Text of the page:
According to Senior Lecturer (NUS Real Estate) and Director of Sustainable Asian Cities Malone-Lee Lai Choo, Singapore's built up land has a net density of 12,400 persons per square km, compared to Hong Kong's net density of 26,000 persons per sq km. Therefore, this expert thinks that there is room to increase built-up land to 70 per cent and for the population to grow to 6.5 million.
Like all talking eggheads, this baloney spouting Malone ignores the fact that Hong Kong has a hinterland to retreat to. Heck, most of their hardworking males probably have a 2nd, 3rd or 4th wife installed in Shenzhen or similar rural respite from the urban jungle. After a harrowing work in the city, they have a countryside to retire to for a healthy family life.
How crowded exactly is Singapore? The Kaiser Family Foundation's global health gateway is an online clearinghouse for the latest data and information on the U.S. role in global health. The Foundation receives substantial support for the global health gateway and its work on global health policy from the Bill & Melinda Gates Foundation. According to its database made available online, Singapore tops the country list for population density.
If you are still looking for the Swiss standard of living promised, wake up. The other interesting data extract shows that lots of thriving countries are experiencing low population growth rates too. So why is Thailand, Switzerland and Japan not shipping in aliens by the plane loads? Obviously, GDP growth and productivity is fueled not only by sheer numbers - unless all the planners intend is a sprawling ghetto of sweat shops.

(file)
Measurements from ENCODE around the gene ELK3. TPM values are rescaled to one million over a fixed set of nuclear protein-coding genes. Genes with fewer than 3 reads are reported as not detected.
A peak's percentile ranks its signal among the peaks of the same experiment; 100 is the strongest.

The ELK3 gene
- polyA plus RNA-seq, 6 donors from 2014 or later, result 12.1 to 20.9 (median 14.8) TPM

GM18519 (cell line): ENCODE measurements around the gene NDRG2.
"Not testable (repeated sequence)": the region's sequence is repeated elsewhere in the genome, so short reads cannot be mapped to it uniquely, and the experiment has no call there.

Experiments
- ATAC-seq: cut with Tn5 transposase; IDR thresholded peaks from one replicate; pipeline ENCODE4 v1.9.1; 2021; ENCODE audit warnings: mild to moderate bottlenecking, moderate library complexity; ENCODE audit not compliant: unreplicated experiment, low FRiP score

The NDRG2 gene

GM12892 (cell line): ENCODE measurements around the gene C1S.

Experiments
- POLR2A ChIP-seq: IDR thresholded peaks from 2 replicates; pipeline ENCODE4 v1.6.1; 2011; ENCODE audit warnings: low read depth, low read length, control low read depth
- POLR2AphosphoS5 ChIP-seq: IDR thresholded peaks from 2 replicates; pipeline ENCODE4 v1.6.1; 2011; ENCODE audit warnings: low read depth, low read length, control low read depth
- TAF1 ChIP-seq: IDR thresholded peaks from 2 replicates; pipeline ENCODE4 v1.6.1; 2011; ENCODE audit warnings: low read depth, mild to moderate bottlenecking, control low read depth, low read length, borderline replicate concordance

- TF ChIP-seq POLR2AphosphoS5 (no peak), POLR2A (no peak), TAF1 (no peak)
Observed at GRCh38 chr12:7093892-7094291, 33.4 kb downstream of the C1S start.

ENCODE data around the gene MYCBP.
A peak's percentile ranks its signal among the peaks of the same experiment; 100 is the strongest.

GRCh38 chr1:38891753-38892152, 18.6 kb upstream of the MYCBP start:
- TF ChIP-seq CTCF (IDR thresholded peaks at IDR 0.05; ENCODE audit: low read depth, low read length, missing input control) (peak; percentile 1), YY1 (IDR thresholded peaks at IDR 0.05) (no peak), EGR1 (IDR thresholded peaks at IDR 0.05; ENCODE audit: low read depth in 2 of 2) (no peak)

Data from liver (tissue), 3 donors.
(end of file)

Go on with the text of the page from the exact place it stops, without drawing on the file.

The Economist (21 April 2012, "China's Achilles heel")) touched on how China's one child policy, not unlike Singapore's stop-at-two, resulted in the total fertility rate falling from 2.6 over the past 30 years to 1.56. Another clear example of why social engineering in the hands of myopic bureaucrats is so dangerous. But the article also highlights that America is one of the rare examples where a country can utilise mass immigration to build a skilled labour force. And that's because America is an open society with a long history of immigration and strong legal and political institutions, and we might add, healthy respect for human rights. Dictatorships in the tropics trying to duplicate the formula produce only nation wide misery. They may dig up academics to justify their harebrained schemes, but the ugly results are plainly visible in our overloaded trains, cramped housing, precipitous wage gap, and growing social friction.